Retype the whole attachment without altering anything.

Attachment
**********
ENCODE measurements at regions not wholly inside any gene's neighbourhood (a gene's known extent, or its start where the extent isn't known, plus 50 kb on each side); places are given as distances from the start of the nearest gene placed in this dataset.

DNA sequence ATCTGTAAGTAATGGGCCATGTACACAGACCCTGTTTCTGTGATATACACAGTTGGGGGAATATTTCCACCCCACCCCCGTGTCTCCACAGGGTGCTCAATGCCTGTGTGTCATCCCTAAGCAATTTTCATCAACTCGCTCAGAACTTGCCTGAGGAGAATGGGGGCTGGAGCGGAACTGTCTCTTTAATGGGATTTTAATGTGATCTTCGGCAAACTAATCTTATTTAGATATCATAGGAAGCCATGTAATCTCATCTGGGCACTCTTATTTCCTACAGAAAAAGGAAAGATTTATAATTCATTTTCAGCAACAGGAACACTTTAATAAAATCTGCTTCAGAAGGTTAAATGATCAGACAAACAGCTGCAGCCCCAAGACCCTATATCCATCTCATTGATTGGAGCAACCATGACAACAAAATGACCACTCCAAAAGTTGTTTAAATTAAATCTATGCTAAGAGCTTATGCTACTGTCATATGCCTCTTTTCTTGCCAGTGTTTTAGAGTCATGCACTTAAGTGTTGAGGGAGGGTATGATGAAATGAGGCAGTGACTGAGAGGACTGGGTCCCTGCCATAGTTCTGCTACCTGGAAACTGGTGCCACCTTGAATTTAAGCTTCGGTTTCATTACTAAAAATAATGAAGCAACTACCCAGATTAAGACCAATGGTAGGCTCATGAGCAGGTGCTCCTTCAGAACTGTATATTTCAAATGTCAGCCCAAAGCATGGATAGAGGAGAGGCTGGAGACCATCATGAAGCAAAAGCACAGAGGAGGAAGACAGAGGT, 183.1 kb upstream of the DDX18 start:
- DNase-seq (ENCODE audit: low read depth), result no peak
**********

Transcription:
ENCODE measurements at regions not wholly inside any gene's neighbourhood (a gene's known extent, or its start where the extent isn't known, plus 50 kb on each side); places are given as distances from the start of the nearest gene placed in this dataset.

DNA sequence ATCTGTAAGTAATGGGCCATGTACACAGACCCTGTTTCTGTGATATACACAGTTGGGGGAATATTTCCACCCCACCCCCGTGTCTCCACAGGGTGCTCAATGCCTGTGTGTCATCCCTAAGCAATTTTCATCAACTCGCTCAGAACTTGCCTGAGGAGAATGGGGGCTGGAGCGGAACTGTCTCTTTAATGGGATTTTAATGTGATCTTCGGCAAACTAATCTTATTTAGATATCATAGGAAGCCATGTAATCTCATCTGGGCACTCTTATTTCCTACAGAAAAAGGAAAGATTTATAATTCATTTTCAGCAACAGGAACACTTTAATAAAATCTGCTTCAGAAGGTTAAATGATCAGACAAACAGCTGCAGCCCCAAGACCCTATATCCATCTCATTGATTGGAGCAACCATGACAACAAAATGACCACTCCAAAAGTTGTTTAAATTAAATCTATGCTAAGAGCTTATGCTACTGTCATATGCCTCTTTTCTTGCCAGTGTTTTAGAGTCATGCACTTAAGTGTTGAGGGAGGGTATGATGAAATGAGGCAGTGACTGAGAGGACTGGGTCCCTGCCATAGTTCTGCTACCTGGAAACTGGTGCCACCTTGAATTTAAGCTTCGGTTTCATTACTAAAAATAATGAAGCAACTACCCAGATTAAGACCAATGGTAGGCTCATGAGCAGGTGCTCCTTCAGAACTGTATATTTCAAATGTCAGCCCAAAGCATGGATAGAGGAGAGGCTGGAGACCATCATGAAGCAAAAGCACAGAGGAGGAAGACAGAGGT, 183.1 kb upstream of the DDX18 start:
- DNase-seq (ENCODE audit: low read depth), result no peak